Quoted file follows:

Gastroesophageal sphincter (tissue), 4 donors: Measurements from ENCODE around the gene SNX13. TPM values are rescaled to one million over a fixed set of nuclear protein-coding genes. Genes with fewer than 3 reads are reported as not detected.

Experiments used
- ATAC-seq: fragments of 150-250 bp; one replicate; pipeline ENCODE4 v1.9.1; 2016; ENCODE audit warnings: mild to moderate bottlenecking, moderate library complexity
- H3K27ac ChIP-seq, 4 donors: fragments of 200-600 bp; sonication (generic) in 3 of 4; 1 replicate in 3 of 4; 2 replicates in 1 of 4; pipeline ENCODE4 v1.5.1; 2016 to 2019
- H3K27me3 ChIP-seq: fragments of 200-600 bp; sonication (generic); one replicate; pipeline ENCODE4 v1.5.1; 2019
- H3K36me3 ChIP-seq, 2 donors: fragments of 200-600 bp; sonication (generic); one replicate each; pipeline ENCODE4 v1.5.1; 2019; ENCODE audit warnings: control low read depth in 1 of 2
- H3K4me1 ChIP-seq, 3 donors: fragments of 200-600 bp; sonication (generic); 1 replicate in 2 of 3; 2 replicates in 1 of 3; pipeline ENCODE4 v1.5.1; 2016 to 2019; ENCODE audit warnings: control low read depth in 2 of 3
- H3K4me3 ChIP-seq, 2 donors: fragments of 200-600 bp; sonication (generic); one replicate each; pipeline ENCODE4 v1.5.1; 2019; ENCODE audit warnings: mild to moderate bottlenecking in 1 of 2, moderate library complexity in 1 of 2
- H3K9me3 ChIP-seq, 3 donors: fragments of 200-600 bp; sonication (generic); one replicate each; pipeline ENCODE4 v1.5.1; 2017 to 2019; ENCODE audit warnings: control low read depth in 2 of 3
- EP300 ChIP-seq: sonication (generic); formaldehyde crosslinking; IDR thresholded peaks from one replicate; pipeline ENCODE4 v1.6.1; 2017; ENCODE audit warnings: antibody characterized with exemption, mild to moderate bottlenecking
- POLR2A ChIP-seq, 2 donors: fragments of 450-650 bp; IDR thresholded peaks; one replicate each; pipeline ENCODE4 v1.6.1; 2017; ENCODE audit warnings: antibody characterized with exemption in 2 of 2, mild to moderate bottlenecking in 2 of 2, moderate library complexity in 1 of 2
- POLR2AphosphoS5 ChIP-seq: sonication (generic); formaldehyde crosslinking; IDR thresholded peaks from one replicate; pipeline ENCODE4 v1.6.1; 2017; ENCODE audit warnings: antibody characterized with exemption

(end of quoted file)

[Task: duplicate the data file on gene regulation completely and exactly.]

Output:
Gastroesophageal sphincter (tissue), 4 donors: Measurements from ENCODE around the gene SNX13. TPM values are rescaled to one million over a fixed set of nuclear protein-coding genes. Genes with fewer than 3 reads are reported as not detected.

Experiments used
- ATAC-seq: fragments of 150-250 bp; one replicate; pipeline ENCODE4 v1.9.1; 2016; ENCODE audit warnings: mild to moderate bottlenecking, moderate library complexity
- H3K27ac ChIP-seq, 4 donors: fragments of 200-600 bp; sonication (generic) in 3 of 4; 1 replicate in 3 of 4; 2 replicates in 1 of 4; pipeline ENCODE4 v1.5.1; 2016 to 2019
- H3K27me3 ChIP-seq: fragments of 200-600 bp; sonication (generic); one replicate; pipeline ENCODE4 v1.5.1; 2019
- H3K36me3 ChIP-seq, 2 donors: fragments of 200-600 bp; sonication (generic); one replicate each; pipeline ENCODE4 v1.5.1; 2019; ENCODE audit warnings: control low read depth in 1 of 2
- H3K4me1 ChIP-seq, 3 donors: fragments of 200-600 bp; sonication (generic); 1 replicate in 2 of 3; 2 replicates in 1 of 3; pipeline ENCODE4 v1.5.1; 2016 to 2019; ENCODE audit warnings: control low read depth in 2 of 3
- H3K4me3 ChIP-seq, 2 donors: fragments of 200-600 bp; sonication (generic); one replicate each; pipeline ENCODE4 v1.5.1; 2019; ENCODE audit warnings: mild to moderate bottlenecking in 1 of 2, moderate library complexity in 1 of 2
- H3K9me3 ChIP-seq, 3 donors: fragments of 200-600 bp; sonication (generic); one replicate each; pipeline ENCODE4 v1.5.1; 2017 to 2019; ENCODE audit warnings: control low read depth in 2 of 3
- EP300 ChIP-seq: sonication (generic); formaldehyde crosslinking; IDR thresholded peaks from one replicate; pipeline ENCODE4 v1.6.1; 2017; ENCODE audit warnings: antibody characterized with exemption, mild to moderate bottlenecking
- POLR2A ChIP-seq, 2 donors: fragments of 450-650 bp; IDR thresholded peaks; one replicate each; pipeline ENCODE4 v1.6.1; 2017; ENCODE audit warnings: antibody characterized with exemption in 2 of 2, mild to moderate bottlenecking in 2 of 2, moderate library complexity in 1 of 2
- POLR2AphosphoS5 ChIP-seq: sonication (generic); formaldehyde crosslinking; IDR thresholded peaks from one replicate; pipeline ENCODE4 v1.6.1; 2017; ENCODE audit warnings: antibody characterized with exemption